Also within the scope of our invention is the concept that, in the course of the first folding step, a bead may be formed at the folded edge of the doubler portions which is approximately one-third of to two times the thickness of the foil from which the core strip blank is formed. The bead prevents the edge fracture which might be caused by the first folding step and facilitates loading the core ribbons into the panel assembly fixture by providing a slight groove on the inwardly facing flange portions for reception of the core strip loading means, thus eliminating use of vacuum and/or force fits to maintain the core strip in proper position throughout the loading cycle of the core strip into the panel assembly apparatus.

Another object of our invention is the provision of a core strip which is characterized by the incorporation of the aforementioned doublers on the opposite flanges and which is also characterized by the provision of female and male nodes on alternate apices of the corrugations of the core strip. The core strip is further characterized by the fact that the flanges on the opposite edges of the strip are reduced to provide the male nodes alternately on the strip and incorporate slots which facilitate the deformation of the flanges at the male nodes to eliminate irregularities therein due to the impact of the die in the deformation process.

A further object of our invention is the provision of a core strip blank which is characterized by the fact that alternate notches are provided in the opposite edges of the core strip blank which results in the aforementioned core strip so that the resultant notched and unnotched male and female nodes, respectively, are achieved.

It will, of course, be obvious to those skilled in the art that a wide variety of materials running the gamut from the simplest, such as paper, to the most sophisticated, exotic materials, such as titanium, can be utilized in applying the teachings of the invention as they relate both to product and method.

For instance, the teachings of previous Campbell patents, referred to hereinabove, have been applied to stainless steel and titanium and it is conceivable that the present teachings may be applied, in the future, to alloys which as yet have not been created.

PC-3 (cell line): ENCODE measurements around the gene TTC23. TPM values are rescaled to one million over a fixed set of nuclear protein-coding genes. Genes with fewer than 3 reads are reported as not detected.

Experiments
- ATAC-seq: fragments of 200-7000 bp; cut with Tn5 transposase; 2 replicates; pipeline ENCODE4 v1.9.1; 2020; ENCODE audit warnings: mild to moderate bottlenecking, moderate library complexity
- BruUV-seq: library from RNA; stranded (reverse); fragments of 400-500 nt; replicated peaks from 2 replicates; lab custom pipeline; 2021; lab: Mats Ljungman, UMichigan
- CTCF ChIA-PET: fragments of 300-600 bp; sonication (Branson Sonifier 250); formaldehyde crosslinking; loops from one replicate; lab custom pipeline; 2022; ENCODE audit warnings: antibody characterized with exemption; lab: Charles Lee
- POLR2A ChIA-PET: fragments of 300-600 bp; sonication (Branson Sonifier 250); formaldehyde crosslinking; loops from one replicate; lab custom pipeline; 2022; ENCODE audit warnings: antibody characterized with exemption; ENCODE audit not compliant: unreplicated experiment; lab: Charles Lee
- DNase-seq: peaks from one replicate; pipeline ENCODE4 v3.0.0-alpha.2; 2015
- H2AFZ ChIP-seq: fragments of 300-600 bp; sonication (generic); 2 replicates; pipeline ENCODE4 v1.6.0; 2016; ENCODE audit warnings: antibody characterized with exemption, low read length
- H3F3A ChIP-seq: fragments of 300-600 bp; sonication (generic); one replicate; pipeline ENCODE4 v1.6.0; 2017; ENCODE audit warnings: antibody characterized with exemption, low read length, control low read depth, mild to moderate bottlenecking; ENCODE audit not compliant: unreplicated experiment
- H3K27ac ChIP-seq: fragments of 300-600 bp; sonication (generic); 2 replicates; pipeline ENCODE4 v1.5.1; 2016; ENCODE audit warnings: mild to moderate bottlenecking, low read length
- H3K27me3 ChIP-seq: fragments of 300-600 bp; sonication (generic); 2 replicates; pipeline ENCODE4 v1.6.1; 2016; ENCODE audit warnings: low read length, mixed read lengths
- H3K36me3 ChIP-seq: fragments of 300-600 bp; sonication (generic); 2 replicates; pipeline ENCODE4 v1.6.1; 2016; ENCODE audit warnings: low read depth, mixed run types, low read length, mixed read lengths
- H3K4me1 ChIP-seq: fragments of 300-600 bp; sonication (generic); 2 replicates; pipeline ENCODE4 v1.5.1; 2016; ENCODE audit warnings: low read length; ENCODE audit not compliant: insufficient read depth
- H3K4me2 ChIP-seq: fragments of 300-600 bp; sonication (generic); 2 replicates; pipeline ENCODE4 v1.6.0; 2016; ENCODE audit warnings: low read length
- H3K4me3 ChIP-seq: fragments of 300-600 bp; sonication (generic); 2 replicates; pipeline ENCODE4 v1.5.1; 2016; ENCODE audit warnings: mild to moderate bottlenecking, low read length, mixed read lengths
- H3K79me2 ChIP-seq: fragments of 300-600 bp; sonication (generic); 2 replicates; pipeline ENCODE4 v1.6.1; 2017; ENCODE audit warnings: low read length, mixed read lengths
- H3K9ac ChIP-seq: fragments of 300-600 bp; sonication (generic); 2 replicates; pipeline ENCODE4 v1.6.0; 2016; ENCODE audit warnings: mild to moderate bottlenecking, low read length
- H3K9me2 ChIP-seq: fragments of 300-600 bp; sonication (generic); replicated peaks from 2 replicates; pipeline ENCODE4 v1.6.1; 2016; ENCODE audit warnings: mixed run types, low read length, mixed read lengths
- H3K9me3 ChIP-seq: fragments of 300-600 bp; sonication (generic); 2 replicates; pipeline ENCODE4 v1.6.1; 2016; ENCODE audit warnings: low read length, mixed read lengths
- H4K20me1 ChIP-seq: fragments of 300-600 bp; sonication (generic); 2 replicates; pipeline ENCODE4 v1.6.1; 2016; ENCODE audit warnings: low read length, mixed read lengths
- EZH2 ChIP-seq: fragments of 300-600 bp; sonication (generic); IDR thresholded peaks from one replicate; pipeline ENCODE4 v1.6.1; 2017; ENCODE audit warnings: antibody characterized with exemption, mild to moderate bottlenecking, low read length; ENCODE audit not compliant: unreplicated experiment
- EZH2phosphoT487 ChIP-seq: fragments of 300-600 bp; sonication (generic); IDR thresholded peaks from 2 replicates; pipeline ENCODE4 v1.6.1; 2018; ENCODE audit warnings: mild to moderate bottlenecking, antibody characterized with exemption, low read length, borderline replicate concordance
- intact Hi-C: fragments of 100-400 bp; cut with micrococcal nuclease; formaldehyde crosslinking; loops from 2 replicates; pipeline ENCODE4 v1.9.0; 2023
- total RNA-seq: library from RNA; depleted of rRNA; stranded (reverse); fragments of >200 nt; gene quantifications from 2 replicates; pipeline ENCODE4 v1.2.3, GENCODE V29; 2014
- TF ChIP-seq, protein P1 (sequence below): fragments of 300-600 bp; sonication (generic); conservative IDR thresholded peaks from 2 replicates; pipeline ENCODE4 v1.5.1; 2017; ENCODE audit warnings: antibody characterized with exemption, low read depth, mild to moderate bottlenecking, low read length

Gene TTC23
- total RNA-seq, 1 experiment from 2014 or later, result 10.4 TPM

Other objects and advantages of the invention will be rendered apparent from the accompanying drawings and the description of the invention hereinbelow.

BRIEF DESCRIPTION OF THE DRAWINGS

FIG. 1 is an isometric view of a core strip blank upon which the first hole forming step of the method has been performed;

FIG. 2 shows the blank of FIG. 1 after the first folding step has been performed;

FIG. 3 is a view showing the formation of the core strip by the second folding step from the blanks of FIGS. 1 and 2;

FIG. 4 is an isometric view showing a portion of the completed core strip after forming the strip into corrugated configuration;

FIG. 5 is a fragmentary isometric view showing a portion of an alternative form of core strip blank;

FIG. 6 is a view similar to FIG. 5 showing the modified core strip blank;

FIG. 7 is a view similar to FIG. 6 showing a core strip formed from the blank of FIG. 6;

FIG. 8 is an isometric fragmentary view showing the completed core strip and folded bead;

FIG. 9 is a view showing an alternative form of core strip blank;

FIG. 10 is an enlarged fragmentary view taken on the broken line 10--10 of FIG. 3;

FIG. 11 is a view showing an alternative method of notch formation.